Revision of Laws – changes to the enforcement sanctions
24 November 2021
We recently wrote about the key changes that the new Financial Services Business (Enforcement Powers) (Bailiwick of Guernsey) Law, 2020 (the New Enforcement Law) made to Guernsey's enforcement regime (here).
In this Update, we focus on the changes to the enforcement sanctions.
In keeping with the States of Guernsey's policy of consolidating the enforcement powers into one law, the provisions concerning sanctions are now all found in the New Enforcement Law, rather than spread across the industry-specific laws. However, the changes are more expansive than a simple consolidation; the enforcement and sanctions regime is now more far-reaching. Further, the New Enforcement Law gives the Guernsey Financial Services Commission (the Commission) wider powers to police enforcement itself.
The Commission has a range of powers at its disposal to sanction conduct breaching the regulatory regime. We have outlined what we consider to be the most notable changes to the enforcement sanctions below.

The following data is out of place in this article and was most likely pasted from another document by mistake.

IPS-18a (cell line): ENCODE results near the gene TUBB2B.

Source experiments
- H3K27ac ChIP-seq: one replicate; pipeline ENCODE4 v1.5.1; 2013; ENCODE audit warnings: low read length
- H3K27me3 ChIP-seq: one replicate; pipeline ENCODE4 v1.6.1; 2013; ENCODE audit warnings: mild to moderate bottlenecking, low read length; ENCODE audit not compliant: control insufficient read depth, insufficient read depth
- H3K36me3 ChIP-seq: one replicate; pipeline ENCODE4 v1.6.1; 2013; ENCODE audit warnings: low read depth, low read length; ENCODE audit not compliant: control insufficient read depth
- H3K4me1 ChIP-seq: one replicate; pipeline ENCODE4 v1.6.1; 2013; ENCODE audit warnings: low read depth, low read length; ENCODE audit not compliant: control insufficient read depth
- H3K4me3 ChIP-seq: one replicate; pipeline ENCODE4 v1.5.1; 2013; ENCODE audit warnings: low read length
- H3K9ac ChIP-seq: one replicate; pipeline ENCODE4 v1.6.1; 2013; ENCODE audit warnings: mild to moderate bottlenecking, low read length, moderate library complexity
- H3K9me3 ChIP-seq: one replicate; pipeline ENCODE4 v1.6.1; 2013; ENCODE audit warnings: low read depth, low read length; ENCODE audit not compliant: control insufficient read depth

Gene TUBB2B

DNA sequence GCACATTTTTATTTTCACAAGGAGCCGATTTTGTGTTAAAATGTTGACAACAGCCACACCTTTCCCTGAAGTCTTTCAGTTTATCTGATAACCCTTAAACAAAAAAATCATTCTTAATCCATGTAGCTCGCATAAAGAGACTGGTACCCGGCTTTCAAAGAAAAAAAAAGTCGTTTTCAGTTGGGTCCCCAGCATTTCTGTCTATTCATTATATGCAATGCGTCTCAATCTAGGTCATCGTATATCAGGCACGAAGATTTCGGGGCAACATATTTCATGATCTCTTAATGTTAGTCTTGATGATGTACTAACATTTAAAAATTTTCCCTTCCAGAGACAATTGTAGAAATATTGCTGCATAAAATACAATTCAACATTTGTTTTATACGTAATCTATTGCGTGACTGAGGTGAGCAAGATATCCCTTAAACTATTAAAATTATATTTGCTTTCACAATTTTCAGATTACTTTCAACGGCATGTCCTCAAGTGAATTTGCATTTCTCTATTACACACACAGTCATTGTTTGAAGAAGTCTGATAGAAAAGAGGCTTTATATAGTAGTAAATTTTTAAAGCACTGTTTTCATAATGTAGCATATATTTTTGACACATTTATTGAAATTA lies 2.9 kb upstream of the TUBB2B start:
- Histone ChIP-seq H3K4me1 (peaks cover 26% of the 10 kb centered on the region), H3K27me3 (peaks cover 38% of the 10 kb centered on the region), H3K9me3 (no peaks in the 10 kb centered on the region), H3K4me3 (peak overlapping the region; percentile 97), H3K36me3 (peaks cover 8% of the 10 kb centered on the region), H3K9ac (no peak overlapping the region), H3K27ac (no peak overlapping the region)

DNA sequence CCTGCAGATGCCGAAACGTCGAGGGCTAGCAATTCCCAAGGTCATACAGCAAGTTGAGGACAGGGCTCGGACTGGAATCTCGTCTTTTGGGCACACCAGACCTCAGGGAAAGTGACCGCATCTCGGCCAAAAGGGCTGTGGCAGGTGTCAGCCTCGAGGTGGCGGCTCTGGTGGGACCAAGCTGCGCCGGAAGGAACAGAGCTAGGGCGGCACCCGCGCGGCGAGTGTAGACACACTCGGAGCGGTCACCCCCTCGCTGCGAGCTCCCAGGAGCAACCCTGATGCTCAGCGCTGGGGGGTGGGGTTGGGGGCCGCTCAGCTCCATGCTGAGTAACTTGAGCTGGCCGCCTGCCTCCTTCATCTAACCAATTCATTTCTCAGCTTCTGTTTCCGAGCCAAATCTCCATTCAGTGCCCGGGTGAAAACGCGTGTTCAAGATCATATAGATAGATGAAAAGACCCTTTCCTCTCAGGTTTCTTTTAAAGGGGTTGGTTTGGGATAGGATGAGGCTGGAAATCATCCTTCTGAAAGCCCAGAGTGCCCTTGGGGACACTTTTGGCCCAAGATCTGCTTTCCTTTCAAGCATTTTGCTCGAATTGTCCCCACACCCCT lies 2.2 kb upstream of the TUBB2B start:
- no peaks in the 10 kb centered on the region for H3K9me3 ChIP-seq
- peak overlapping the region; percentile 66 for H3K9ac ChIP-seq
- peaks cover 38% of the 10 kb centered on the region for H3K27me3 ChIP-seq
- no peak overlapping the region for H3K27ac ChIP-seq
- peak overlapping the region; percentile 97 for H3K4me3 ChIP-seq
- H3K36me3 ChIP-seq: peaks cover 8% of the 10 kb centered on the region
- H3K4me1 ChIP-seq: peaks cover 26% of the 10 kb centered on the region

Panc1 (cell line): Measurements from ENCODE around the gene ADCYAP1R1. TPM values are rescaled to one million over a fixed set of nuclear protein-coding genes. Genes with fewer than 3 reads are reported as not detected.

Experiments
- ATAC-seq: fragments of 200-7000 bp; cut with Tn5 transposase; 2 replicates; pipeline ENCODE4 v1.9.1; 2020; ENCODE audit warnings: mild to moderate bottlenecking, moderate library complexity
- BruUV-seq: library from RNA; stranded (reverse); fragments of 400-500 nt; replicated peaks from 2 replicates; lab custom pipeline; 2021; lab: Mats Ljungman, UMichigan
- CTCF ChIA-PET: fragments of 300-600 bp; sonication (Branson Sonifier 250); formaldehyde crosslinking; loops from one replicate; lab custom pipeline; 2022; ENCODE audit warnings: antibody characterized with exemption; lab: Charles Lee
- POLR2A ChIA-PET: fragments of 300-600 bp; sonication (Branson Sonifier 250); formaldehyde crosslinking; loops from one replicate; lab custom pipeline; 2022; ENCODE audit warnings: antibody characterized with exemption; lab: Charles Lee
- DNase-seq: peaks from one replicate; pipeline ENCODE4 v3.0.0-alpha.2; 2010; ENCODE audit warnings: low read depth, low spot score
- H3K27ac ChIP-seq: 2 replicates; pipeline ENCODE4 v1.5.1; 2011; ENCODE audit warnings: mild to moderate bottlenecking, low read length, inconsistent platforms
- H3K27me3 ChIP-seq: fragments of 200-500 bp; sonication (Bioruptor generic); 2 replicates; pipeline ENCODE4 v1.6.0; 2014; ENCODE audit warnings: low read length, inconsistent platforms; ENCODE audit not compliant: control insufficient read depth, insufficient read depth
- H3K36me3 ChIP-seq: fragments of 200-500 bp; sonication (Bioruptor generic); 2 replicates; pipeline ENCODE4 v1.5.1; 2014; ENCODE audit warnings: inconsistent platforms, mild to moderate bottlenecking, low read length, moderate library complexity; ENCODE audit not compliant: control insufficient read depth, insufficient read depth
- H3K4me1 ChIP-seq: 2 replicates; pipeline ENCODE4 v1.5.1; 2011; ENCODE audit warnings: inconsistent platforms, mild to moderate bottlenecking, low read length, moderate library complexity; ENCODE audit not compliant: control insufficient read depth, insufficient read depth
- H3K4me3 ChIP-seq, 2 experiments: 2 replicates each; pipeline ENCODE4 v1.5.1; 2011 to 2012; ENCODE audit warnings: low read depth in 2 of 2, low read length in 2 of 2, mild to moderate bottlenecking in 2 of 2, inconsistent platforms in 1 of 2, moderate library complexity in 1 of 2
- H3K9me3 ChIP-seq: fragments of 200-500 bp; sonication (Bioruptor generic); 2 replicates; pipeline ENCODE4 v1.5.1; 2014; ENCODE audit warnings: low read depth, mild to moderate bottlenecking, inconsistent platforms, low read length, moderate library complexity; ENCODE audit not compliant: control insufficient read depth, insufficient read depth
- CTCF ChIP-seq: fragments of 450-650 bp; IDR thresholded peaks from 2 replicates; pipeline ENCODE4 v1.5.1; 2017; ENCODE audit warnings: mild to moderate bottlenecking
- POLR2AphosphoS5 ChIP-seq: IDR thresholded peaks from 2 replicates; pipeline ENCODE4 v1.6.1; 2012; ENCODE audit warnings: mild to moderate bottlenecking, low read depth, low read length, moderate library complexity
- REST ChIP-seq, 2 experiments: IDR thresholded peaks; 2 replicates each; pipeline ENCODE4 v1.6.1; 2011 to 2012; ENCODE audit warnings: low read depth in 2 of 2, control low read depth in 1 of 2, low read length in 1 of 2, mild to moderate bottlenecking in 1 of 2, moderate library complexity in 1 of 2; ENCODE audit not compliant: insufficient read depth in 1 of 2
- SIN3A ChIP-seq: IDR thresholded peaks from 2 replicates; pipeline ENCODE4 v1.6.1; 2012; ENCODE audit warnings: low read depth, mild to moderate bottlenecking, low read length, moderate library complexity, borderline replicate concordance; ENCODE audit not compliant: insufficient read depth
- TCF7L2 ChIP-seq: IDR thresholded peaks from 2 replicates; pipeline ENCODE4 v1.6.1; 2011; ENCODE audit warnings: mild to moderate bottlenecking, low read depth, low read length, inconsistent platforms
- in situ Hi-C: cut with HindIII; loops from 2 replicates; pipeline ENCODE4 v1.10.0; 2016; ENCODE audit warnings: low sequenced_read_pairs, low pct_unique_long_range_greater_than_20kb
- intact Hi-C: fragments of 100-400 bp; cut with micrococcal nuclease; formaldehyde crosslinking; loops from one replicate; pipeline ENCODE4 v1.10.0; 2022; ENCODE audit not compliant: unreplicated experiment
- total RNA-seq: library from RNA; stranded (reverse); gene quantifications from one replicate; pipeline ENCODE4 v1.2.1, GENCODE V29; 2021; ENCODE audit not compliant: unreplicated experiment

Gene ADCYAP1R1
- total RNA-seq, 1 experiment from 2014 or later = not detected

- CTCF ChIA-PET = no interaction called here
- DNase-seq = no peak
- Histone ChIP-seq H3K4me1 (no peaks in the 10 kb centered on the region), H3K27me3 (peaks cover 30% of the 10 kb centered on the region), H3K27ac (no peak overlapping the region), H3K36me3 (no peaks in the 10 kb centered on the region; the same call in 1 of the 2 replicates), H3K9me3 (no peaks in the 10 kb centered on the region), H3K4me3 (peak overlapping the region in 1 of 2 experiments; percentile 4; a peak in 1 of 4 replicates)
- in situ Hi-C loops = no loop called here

The Commission now has the power to issue a prohibition order against a much wider group of individuals. It may issue a prohibition order against an individual who is not, or no longer, fit and proper to perform functions as or on behalf of (a) a licensee in relation to a regulated business (b) an authorised or registered collective investment scheme, or (c) the holder of a supervised role in respect of, or an officer or employee of, a licensee or authorised or registered collective investment scheme.
The definition of 'regulated business' is wide, now covering business which requires a regulatory licence or is otherwise exempt. This means that a Prohibition Order could now relate to exempt activities.
Further, it has been added that, for the avoidance of doubt, a prohibition order may be made in respect of an individual whether or not that individual has performed, or has been required, authorised or appointed to perform, the function which the order prohibits. This widens the scope of the regulatory perimeter.
It has been added that the Commission 'subsequently renew on one or more occasions' a prohibition order and it can be for a specified period or indefinite. This latter amendment addresses an issue that was raised in the Guernsey Court of Appeal in Guernsey Financial Services Commission v Y  GCA076.